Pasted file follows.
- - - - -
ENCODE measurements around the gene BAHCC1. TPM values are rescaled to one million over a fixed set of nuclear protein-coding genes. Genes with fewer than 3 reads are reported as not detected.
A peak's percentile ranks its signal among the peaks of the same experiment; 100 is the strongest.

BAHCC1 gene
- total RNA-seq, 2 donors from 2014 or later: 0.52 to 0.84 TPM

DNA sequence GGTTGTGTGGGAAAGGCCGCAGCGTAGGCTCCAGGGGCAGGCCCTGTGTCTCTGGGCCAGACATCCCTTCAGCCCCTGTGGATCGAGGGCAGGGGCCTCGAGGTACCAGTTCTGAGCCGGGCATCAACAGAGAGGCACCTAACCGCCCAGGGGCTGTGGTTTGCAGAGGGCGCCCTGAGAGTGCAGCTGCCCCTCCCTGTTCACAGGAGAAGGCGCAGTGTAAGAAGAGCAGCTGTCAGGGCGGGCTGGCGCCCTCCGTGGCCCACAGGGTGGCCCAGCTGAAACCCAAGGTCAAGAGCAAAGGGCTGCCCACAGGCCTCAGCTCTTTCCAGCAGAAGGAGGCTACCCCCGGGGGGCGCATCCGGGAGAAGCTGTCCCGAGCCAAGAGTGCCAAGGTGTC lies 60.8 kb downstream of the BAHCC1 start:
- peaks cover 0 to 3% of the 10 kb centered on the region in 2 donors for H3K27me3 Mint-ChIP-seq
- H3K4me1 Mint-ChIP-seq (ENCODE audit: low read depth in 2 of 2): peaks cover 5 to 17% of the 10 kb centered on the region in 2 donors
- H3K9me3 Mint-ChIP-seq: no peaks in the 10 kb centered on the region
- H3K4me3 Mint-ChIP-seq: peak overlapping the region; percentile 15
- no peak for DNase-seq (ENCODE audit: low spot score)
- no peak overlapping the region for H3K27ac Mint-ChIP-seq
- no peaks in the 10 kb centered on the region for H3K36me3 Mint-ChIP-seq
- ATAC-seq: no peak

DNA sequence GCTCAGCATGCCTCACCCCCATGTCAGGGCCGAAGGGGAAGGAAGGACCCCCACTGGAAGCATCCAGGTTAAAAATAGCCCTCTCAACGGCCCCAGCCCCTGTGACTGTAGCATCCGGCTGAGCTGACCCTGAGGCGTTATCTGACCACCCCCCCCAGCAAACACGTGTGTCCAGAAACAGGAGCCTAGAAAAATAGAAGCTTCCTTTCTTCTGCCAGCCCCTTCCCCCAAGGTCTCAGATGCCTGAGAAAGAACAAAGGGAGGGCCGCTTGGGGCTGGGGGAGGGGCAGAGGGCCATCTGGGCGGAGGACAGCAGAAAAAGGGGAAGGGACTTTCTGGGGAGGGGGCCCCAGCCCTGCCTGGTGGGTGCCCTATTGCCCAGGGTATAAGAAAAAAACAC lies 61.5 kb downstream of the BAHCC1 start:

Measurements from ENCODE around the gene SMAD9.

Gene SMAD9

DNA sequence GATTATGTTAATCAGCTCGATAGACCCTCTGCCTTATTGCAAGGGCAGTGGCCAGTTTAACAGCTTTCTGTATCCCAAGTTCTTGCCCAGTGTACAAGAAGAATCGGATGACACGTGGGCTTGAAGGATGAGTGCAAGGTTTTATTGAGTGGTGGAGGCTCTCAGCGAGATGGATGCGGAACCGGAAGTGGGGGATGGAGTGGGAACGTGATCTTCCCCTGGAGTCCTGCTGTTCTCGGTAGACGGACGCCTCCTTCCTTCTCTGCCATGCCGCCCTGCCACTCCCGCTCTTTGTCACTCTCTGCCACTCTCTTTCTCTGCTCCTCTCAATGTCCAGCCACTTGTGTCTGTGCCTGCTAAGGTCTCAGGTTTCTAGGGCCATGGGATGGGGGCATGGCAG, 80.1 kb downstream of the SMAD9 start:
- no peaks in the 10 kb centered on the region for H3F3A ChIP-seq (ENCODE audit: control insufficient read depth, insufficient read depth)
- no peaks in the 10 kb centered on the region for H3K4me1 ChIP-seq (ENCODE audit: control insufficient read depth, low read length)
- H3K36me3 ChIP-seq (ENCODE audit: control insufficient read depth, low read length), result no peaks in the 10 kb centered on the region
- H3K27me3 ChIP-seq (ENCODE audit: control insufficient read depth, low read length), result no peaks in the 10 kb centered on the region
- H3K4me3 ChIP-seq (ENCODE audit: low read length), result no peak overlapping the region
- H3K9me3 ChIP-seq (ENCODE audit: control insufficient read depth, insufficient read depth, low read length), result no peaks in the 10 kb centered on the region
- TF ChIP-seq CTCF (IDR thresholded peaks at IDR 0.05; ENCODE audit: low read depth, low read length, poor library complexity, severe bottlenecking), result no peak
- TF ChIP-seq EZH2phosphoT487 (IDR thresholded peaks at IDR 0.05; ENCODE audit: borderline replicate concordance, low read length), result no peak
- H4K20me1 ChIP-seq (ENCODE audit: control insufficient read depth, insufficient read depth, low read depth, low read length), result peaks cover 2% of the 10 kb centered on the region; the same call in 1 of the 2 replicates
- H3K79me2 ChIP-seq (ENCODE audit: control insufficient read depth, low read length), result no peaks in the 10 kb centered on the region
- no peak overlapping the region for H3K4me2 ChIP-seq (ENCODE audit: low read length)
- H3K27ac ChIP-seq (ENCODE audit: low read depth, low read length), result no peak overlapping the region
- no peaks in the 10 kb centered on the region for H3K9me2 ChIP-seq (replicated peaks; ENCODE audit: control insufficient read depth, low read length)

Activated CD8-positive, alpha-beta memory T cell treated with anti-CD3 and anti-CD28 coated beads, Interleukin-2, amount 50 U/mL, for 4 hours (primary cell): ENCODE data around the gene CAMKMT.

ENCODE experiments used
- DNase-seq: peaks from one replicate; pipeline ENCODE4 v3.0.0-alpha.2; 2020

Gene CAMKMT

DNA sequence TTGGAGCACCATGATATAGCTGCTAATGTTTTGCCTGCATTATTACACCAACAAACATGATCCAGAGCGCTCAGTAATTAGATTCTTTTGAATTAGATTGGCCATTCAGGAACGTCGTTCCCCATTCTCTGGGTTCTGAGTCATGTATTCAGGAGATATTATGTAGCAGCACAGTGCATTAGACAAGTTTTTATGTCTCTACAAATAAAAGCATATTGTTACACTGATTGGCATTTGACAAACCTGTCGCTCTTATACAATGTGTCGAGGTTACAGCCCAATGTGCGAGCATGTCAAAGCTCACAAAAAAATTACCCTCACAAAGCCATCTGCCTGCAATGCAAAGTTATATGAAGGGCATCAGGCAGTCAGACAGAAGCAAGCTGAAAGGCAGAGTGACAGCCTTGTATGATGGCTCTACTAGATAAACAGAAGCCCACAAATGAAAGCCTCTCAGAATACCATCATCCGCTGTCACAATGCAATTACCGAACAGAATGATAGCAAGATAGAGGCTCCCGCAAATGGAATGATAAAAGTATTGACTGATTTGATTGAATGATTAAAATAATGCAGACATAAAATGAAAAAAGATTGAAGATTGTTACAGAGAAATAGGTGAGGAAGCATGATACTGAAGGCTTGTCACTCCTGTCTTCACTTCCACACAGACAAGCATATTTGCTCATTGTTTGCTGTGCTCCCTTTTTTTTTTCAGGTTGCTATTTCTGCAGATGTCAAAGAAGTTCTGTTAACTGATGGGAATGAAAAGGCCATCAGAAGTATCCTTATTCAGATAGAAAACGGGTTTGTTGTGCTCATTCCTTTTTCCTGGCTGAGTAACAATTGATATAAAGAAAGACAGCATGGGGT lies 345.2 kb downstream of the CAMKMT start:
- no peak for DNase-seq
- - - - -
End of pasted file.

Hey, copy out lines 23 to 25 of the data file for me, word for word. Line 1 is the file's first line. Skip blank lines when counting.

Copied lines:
- H3K9me3 ChIP-seq (ENCODE audit: control insufficient read depth, insufficient read depth, low read length), result no peaks in the 10 kb centered on the region
- TF ChIP-seq CTCF (IDR thresholded peaks at IDR 0.05; ENCODE audit: low read depth, low read length, poor library complexity, severe bottlenecking), result no peak
- TF ChIP-seq EZH2phosphoT487 (IDR thresholded peaks at IDR 0.05; ENCODE audit: borderline replicate concordance, low read length), result no peak